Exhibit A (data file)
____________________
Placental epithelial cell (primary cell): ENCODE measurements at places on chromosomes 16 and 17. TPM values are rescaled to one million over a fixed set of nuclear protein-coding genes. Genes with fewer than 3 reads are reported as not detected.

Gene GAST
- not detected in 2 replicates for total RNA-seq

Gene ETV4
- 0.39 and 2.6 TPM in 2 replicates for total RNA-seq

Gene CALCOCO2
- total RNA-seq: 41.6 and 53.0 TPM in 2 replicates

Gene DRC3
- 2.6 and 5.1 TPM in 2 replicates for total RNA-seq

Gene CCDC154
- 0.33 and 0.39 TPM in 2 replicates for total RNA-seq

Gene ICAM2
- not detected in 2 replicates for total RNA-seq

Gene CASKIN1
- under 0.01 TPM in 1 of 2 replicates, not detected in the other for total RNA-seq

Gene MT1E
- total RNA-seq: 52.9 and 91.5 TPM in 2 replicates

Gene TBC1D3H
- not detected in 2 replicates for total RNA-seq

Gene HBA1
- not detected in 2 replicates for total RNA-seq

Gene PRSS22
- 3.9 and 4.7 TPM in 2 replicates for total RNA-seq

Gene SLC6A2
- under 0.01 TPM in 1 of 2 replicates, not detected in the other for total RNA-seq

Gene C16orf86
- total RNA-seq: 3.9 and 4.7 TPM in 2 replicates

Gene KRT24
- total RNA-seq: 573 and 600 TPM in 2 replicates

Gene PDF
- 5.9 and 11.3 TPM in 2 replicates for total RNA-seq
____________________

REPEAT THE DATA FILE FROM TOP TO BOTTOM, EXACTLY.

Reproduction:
Placental epithelial cell (primary cell): ENCODE measurements at places on chromosomes 16 and 17. TPM values are rescaled to one million over a fixed set of nuclear protein-coding genes. Genes with fewer than 3 reads are reported as not detected.

Gene GAST
- not detected in 2 replicates for total RNA-seq

Gene ETV4
- 0.39 and 2.6 TPM in 2 replicates for total RNA-seq

Gene CALCOCO2
- total RNA-seq: 41.6 and 53.0 TPM in 2 replicates

Gene DRC3
- 2.6 and 5.1 TPM in 2 replicates for total RNA-seq

Gene CCDC154
- 0.33 and 0.39 TPM in 2 replicates for total RNA-seq

Gene ICAM2
- not detected in 2 replicates for total RNA-seq

Gene CASKIN1
- under 0.01 TPM in 1 of 2 replicates, not detected in the other for total RNA-seq

Gene MT1E
- total RNA-seq: 52.9 and 91.5 TPM in 2 replicates

Gene TBC1D3H
- not detected in 2 replicates for total RNA-seq

Gene HBA1
- not detected in 2 replicates for total RNA-seq

Gene PRSS22
- 3.9 and 4.7 TPM in 2 replicates for total RNA-seq

Gene SLC6A2
- under 0.01 TPM in 1 of 2 replicates, not detected in the other for total RNA-seq

Gene C16orf86
- total RNA-seq: 3.9 and 4.7 TPM in 2 replicates

Gene KRT24
- total RNA-seq: 573 and 600 TPM in 2 replicates

Gene PDF
- 5.9 and 11.3 TPM in 2 replicates for total RNA-seq